Note these defenders of Jefferson and the French Revolution were not Thomas Paine style deists. Though some of these enlightened clergymen may have appreciated the likes of Paine, Voltaire and Rousseau (to an extent) it was not open infidels rejecting the "Christian" label who had respectable platforms for reaching the public (the works of the hard infidels were widely read in certain circles, but also viewed as subversive; you can imagine them being mailed in brown paper envelopes). Rather, it was clergy and theologians teaching such things as the perfectibility of man was a "Christian principle." A recurring theme is that the French Revolution would triumphantly usher in a millennial republic of "liberty, equality, and fraternity." This should illustrate a danger for orthodox Christians who wish to read in "republicanism" to the biblical record that clearly *isn't there.*
Philip Hamburger writes about this dynamic in Chapter 6 of "Separation of Church and State," entitled Keeping Religion Out of Politics and Making Politics Religious. And the Liberty Fund reproduces many of these sermons edited by Ellis Sandoz.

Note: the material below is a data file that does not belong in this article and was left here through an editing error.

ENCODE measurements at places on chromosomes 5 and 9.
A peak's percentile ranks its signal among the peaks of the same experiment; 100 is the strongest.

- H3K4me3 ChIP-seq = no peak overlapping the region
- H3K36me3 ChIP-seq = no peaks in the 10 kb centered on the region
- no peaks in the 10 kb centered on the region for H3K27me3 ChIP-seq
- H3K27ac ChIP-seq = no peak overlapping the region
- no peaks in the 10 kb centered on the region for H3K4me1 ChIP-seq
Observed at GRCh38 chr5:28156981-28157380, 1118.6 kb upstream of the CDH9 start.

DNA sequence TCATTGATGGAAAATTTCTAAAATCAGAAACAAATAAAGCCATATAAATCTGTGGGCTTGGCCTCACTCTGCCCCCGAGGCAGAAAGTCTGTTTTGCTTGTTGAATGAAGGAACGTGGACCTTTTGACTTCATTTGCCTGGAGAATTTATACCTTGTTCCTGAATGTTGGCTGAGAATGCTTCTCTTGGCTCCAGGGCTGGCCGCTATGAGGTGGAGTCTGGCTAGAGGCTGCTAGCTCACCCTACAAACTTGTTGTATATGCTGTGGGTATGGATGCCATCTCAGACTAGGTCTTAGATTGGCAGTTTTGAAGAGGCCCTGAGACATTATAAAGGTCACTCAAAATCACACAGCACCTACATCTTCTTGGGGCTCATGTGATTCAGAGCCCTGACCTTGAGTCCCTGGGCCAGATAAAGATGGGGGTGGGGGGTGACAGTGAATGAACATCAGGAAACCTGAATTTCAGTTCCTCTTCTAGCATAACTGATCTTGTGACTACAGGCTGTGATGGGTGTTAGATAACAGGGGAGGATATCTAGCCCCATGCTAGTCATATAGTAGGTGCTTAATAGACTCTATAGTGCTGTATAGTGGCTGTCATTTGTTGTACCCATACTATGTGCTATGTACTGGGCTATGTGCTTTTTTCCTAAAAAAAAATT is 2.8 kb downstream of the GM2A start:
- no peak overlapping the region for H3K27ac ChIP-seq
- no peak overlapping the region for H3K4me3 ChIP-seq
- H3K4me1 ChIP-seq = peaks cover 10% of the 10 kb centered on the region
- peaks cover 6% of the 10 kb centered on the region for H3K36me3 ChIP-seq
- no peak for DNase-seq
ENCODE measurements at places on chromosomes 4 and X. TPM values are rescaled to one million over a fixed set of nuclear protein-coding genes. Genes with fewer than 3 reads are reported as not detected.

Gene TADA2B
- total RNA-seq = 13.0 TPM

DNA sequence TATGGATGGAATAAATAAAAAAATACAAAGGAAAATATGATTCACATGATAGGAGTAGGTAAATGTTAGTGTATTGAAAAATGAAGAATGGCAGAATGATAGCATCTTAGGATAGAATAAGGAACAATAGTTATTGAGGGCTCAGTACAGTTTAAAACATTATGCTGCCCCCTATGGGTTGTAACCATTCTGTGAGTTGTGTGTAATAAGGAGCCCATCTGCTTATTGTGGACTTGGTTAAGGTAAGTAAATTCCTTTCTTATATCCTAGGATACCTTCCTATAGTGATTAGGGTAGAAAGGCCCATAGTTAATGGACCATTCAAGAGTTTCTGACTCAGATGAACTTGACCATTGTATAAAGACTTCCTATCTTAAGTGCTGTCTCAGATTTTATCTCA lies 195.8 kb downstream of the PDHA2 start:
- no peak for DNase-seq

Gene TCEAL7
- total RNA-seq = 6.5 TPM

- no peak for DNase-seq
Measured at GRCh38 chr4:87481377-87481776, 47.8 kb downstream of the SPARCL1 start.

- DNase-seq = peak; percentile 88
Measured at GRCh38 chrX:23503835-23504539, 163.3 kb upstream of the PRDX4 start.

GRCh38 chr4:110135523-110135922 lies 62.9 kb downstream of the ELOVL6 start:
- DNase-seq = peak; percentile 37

First let us learn about the Tunis Wortman, a theologian. Sandoz notes:
Wortman’s background and activities before the 1790s are unknown. He appears first as a New York City lawyer and man of the Enlightenment, a French-style partisan of liberty, and an apostle of the millennial republic. He viewed the French Revolution as the continuation of the American Revolution and as the European phase of history’s progress toward universal peace.
This is from Wortman's, 1800 A SOLEMN ADDRESS TO CHRISTIANS AND PATRIOTS:
TO MY READERS
In the ensuing observations, I shall consider your duties as christians and as patriots. I shall make it my task to establish the following propositions.
1st. That it is your duty, as christians, to maintain the purity and independence of the church, to keep religion separate from politics, to prevent an union between the church and the state, and to preserve your clergy from temptation, corruption and reproach.
2d. That as christians and patriots, it is equally your duty to defend the liberty and constitution of your country.